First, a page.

God is good and is worthy of our praise.
You know, this seemed to me like an appropriate place to start, even though this is a phrase that is considered somewhat of a cliché by many these days. However, if we don't begin with a confession of who God is, then we will be tempted to look for some other starting point in our study of his word. We might be tempted to look for some greater authority than God himself as seen through his written revelation to us, and so that is why I say once again that God is good and is worthy of our praise. I also begin with this confession because it is very applicable to what we are going to consider.
The subject at hand is something I am very passionate about – the study of the nature of God's word. Now what do I mean when I speak of the nature of the Bible? Well, when the Bible speaks about itself it makes some rather impressive claims. It claims to be the inspired, inerrant, authoritative word of our creator. These are remarkable claims, and if they are true, then we have a very remarkable masterpiece from God right here in our hands – wouldn't you agree?
You may have heard it said in your church that the Bible should be the ultimate authority in our lives. I agree with this completely, and feel it is something we should all try to understand and embrace. At the same time, however, I have found no topic which I have studied for to be a greater challenge than that of the nature of the Bible. After all there are many more learned and scholarly individuals than I who have devoted much of their lives to studying this very thing, and yet can't seem to come to consensus on this subject.
Two basic views on the inerrancy of scripture
There are those who feel, as I do, that the Bible is an amazing masterpiece that God himself has inspired. We feel that the Bible is inerrant in the original autographs, that is, the original documents which were penned by those who God inspired. We believe, furthermore, that God himself has providentially maintained his written word since its inception, despite the fact that he has seen fit to use fallible human beings as the means to translate, organize, and duplicate it. We furthermore believe that the meaning and intent found in those original documents still persists today in the various translations we call "the Bible", despite the existence of minor errors that may have been introduced along the way.
On the other hand, there are those Christians who believe that the Bible, although practical for guidance in many areas, is merely a collection of the writings of ancient men who (at the time) were simply sharing their own ideas as to what God meant to them. From their perspective, there was no divine inspiration, neither has there been divine guidance as it has been duplicated. Because of this, it contains historical, geographical, and scientific errors, meaning that it is "errant" rather than "inerrant". According to these individuals, this does not mean the Bible is entirely worthless; rather it means that the scripture needs to be interpreted in light of what modern scholarship has determined to be real and true. Rather than being the ultimate authority in the lives of these men and women, it becomes simply another document which ultimately bows its head to the greater authority of man's collective wisdom.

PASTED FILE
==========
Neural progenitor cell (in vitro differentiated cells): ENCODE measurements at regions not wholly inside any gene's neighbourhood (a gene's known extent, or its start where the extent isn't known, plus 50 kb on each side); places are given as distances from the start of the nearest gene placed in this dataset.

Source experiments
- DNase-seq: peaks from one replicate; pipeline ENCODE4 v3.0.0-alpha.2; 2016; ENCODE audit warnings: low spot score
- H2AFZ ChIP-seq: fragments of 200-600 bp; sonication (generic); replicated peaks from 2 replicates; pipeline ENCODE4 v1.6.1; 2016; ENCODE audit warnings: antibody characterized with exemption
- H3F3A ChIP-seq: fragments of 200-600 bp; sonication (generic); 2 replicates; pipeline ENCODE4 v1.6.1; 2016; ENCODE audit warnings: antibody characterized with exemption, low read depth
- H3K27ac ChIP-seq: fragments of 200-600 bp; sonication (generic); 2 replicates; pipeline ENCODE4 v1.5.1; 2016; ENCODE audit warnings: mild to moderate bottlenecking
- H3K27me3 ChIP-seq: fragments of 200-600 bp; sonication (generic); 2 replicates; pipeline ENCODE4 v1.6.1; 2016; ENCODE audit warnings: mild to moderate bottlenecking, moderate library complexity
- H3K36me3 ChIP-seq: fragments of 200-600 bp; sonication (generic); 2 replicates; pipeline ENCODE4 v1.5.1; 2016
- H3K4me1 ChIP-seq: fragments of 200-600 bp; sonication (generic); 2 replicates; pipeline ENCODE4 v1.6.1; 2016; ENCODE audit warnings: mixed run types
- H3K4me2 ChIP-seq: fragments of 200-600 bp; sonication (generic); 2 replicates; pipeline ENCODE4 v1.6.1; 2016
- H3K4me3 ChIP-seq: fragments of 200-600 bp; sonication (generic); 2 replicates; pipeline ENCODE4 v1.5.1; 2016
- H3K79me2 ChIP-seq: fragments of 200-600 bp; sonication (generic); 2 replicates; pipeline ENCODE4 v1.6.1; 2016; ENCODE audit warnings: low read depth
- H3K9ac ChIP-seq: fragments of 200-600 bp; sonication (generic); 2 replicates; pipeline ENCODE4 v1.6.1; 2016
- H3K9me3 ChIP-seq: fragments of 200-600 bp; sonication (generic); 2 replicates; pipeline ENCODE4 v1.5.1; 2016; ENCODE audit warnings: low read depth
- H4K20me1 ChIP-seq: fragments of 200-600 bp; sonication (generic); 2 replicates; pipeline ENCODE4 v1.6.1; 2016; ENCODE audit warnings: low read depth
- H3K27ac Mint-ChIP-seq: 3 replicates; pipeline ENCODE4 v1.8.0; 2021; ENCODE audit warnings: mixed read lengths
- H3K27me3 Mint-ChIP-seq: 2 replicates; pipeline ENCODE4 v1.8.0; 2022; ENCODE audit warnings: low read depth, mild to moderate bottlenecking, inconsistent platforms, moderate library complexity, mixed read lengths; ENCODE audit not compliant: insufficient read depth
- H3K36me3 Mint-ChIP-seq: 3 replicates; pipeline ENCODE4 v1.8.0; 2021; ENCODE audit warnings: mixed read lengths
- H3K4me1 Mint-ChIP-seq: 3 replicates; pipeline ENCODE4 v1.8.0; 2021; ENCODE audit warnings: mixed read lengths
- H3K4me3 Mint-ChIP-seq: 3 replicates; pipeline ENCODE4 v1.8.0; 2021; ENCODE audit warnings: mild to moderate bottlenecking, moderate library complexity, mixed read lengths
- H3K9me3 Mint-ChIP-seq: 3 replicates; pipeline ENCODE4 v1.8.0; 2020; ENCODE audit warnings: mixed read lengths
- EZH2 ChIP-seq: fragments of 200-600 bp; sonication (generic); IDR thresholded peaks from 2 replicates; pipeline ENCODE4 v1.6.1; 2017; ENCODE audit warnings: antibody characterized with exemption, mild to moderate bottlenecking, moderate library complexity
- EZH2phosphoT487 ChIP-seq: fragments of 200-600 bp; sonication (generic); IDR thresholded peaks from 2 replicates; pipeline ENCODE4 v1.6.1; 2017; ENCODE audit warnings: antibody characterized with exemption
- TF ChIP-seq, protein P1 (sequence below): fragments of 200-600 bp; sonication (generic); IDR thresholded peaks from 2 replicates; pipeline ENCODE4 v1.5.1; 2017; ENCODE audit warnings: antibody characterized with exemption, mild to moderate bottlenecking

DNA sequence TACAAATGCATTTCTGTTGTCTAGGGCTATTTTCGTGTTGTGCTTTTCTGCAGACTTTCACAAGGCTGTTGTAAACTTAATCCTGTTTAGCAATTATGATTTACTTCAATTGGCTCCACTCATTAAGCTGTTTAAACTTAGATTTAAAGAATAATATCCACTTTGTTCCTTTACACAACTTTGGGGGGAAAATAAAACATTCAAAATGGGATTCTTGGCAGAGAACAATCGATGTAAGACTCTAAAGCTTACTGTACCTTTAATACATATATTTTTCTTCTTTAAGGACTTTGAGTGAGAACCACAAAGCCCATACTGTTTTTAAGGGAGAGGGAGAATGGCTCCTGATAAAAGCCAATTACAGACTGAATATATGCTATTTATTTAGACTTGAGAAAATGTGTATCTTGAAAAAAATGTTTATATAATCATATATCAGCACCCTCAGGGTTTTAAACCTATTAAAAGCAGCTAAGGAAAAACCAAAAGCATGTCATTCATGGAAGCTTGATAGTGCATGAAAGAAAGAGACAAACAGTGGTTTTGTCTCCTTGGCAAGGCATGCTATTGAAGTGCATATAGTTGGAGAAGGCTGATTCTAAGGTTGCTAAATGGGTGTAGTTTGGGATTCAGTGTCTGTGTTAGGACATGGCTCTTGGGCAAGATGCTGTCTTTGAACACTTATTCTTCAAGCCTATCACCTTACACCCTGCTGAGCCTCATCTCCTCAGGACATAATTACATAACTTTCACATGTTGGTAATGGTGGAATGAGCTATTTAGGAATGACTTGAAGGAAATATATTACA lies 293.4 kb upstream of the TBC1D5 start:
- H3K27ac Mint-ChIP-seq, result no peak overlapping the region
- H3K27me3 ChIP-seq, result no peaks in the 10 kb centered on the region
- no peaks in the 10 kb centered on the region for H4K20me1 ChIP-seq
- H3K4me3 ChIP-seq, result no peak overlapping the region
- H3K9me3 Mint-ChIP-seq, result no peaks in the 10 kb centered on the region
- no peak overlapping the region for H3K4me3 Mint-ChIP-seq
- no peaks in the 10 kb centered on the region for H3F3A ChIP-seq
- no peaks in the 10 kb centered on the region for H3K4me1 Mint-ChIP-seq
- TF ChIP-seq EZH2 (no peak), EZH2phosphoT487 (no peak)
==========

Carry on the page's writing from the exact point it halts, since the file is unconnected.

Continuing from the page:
There are no doubt other perspectives of the Bible that fall somewhere in between.
Given this diversity of opinion, it should be no surprise that answering the question of the true nature of scripture is a challenging undertaking. It is, however, a topic of extreme importance to us if what the Bible says about itself is true.
Why do I believe the Bible to be such a remarkable masterpiece? Simply because I believe that the Bible is just what it claims to be; the inerrant, inspired, authoritative word of our Creator. You may have a different opinion than this, and it is for this reason that I am writing this. Your view of the Bible will have a great bearing on your understanding and acceptance of what you hear in your church, if your church preaches from it. Your view of the Bible will in fact determine how you view yourself, how you view the world you live in, and how you view God himself.
So I will stress this once again. If the Bible is true, it is crucial for each of us to come to terms with what it is saying. If the Bible is really the inspired, inerrant, authoritative word of God, then we had better be confident in how we feel about those claims.
So why should we believe the Bible is inspired? Why should we believe it is authoritative? Why should we believe it is inerrant? We can actually answer all three of the questions by answering the last; the question of inerrancy. After all, since the Bible itself claims to be inspired, and since the Bible itself claims to be authoritative, if it turns out to be inerrant then those claims of inspiration and authority that are found within it are obviously true.